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00000177-6edd-df44-a377-6fff43070000WUNC's American Graduate Project is part of a nationwide public media conversation about the dropout crisis. We'll explore the issue through news reports, call-in programs and a forum produced with UNC-TV. Also as a part of this project we've partnered with the Durham Nativity School and YO: Durham to found the WUNC Youth Radio Club. These reports are part of American Graduate-Let’s Make it Happen!- a public media initiative to address the drop out crisis, supported by the Corporation for Public Broadcasting and these generous funders: Project Funders:GlaxoSmithKlineThe Goodnight Educational FoundationJoseph M. Bryan Foundation State FarmThe Grable FoundationFarrington FoundationMore education stories from WUNC

Moral Monday Protesters Sing And Chant In Legislative Building; 19 Arrested

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Protesters gathered outside the Senate chamber to demonstrate against policies they say are regressive.
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Nineteen Moral Monday protesters were arrested yesterday after demonstrating in the legislative building against budget proposals and policies passed by Republican-led General Assembly.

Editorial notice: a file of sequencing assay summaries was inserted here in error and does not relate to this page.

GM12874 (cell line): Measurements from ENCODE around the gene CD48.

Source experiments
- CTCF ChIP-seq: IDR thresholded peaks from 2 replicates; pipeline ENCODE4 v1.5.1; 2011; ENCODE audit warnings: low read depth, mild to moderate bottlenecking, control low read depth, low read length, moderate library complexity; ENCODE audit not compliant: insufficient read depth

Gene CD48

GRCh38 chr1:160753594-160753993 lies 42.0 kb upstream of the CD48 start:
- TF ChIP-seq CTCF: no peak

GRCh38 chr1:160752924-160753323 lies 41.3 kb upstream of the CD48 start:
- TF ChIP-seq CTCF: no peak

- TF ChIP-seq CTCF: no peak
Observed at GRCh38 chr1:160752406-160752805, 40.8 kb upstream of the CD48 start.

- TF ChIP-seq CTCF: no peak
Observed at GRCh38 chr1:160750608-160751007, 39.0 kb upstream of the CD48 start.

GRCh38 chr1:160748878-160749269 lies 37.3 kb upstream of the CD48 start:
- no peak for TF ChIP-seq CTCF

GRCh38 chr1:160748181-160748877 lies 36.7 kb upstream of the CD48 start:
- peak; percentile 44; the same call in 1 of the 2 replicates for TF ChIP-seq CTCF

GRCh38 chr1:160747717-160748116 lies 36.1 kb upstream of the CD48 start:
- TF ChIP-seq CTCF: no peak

Dozens of protesters stomped, danced, and chanted at the very tops of their lungs, days after a superior court judge struck down new rules that prohibit loud activities and noises that would cause disturbances. The Wake County judge on Friday argued that the rules were unconstitutional, overly broad and vague.

Despite the temporary suspension of the rules, General Assembly officers say the 19 protesters were cited for being too disruptive. The noise could be heard throughout the building and Senate chamber, where legislators said they had trouble hearing one another.

Monday’s loud protests were focused on workers’ rights, including unemployment and raising the minimum wage.

Lt. Martin Brock, of the General Assembly Police, ordered the arrest of the protesters giving them multiple warnings and calmly asking them to leave.

One of the protesters arrested was 20-year-old Lindsay Ware with Raise Up, an organization that advocates for low-wage and fast-food workers.

“I would like to see that minimum wage get raised, that teachers get money. It's funny that my tuition went up, but may pay didn't. It's just not fair,” she said.

Republican lawmakers say raising teacher pay is a priority for the short session. They’ve come up with proposals that would increase salaries up to 11 percent. Senators propose making cuts to teacher assistant positions to pay for the raises, while House leaders are looking to increase revenues in the state’s lottery program.

NAACP President the Rev. William Barber said demonstrators will hold a mass sit-ins throughout the building in multiple lawmakers’ offices next week. 

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